We are living in a time of great social shifts and as a result great cultural and social movements. I've been writing and speaking about movements for almost 20 years. Mostly in the context of marketing, specifically how companies can align with and help build mass movements and in the process engage consumers in a highly relevant way.
Increasingly I can see how a wide number of topics can be fitted under the 'Uprising' idea - which was the premise for my best selling book 'Uprising: how to build a brand and change the world by sparking cultural movements," published by McGraw Hill.
While I tend take a marketing slant - I can't help it I am a marketer - the principles of Uprising force me to look at what is happening around us like a cultural anthropologist and try to make sense of them. What I am seeing can apply to topics as varied as brands that have succeeded by acting this way, such as Jim Beam or Emirates Airline, but also to thousands of other movements underway, including those being shaped by the current US economic situation.
For example, a recent story caught my eye. The story, entitled Americans are moving to Europe for free college degrees, produced by Katie Lobosco @KatieLobosco of CNN February 23rd 2016. In this story it said that there is a great many American students who are heading to Europe for their college education - paid for by European countries who believe in the sharing of opportunity, not the results per say - and the importance of higher education in the development of the next generation. This may seem like a side note until you see the numbers. A staggering 47,000 American students followed this path in 2012. It's probably a lot higher in 2016. There are at least 44 schools across Europe where Americans can earn their bachelor's degree for free. All public colleges in Germany, Iceland, Norway and Finland are free for residents and international students. And some private schools in the European Union don't charge for tuition either. Many are going out of their way to attract foreigners by offering programs taught entirely in English.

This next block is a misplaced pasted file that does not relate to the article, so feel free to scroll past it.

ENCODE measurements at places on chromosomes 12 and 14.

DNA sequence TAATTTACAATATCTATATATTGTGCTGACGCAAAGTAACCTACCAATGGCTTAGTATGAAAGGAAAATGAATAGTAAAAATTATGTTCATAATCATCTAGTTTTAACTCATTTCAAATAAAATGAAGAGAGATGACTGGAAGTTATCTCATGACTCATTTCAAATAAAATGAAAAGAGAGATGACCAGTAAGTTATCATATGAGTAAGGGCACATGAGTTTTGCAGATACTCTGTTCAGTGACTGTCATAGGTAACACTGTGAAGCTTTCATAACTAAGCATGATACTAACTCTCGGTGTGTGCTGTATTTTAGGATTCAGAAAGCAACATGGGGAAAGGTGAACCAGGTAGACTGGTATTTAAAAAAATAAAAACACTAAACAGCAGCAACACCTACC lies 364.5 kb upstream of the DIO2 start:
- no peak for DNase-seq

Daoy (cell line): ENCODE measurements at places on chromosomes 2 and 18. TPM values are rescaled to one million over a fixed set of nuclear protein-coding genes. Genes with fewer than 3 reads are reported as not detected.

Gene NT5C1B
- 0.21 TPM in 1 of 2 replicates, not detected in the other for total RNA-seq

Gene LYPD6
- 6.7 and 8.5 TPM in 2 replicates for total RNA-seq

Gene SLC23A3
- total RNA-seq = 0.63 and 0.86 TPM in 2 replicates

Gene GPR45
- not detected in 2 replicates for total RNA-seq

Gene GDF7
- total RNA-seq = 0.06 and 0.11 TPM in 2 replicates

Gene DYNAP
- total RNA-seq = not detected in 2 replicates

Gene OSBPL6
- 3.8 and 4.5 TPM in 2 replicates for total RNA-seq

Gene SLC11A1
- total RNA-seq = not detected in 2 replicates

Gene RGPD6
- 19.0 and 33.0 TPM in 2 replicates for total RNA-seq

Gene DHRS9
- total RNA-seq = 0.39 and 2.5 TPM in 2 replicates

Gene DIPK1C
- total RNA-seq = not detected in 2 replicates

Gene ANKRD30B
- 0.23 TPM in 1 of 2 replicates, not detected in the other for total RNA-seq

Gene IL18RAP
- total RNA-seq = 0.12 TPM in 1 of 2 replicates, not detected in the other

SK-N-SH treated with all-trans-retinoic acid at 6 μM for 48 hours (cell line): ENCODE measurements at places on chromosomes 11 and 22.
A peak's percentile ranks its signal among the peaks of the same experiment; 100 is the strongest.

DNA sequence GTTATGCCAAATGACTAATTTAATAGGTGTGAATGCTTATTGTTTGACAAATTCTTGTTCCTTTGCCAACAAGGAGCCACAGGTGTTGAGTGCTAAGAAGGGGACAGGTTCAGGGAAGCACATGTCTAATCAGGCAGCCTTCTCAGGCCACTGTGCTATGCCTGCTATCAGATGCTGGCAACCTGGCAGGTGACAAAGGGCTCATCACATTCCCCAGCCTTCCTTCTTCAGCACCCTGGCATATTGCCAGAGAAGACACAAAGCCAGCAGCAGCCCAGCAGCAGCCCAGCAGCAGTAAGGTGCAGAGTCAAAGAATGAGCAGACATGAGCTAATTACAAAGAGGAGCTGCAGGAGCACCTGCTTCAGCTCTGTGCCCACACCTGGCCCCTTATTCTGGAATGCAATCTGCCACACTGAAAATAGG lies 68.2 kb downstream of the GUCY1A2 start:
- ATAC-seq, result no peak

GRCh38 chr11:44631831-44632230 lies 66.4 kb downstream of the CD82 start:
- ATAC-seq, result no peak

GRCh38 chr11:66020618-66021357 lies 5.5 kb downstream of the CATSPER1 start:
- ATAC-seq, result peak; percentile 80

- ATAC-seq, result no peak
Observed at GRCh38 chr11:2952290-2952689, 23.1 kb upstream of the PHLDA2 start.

Isn't it supposed to be the other way around? Aren't there thousands of foreign students clamoring to enter US colleges? What's going on? What is the shift in society that is causing this movement to happen? For one thing it's easy to understand why Bernie Sanders has such an appeal among American millennial and Gen Z students.
But I think there is another more important insight worth noting. This is why young people are taking a serious look at socialism for the first time in American in 70 years. Why? Well just look at the numbers. The US economy is facing some giant challenges, especially with regards to what will be left to the next generation to fix.
In a recent article in Foreign Affairs, former U.S. Treasury Secretary Larry Summers has said that the world faces looming "secular stagnation"--a persistent period of low growth, low inflation, and low interest rates. Meanwhile, a rising chorus of voices is also warning of the dangers of income inequality, and no wonder: middle-class wages in the United States have been stagnant for more than three decades, while the wealth of the top one percent continues to rise.
In this case 'Uprising' and the values it represents, is a way of life for these students. Challenging the status quo, taking a stand against the way things have always been done, finding new ways of doing things, using one's ingenuity rather than on relying on others to solve problems, believing in yourself and your own ideas, gumption, and of course making things happen. As Woody Allen said, 'Showing up is 80% of life."
I'm planning on looking at other topics that fall under the Uprising umbrella in a new Podcast entitled UPRISING!!! If you have thoughts or ideas on what topics would be worth looking at please get in touch @scottfrog
Scott Goodson writes for the Huffington Post, Fast Company, Harvard Business Review, is the author of Uprising and Founder of StrawberryFrog, the world's first cultural movement agency.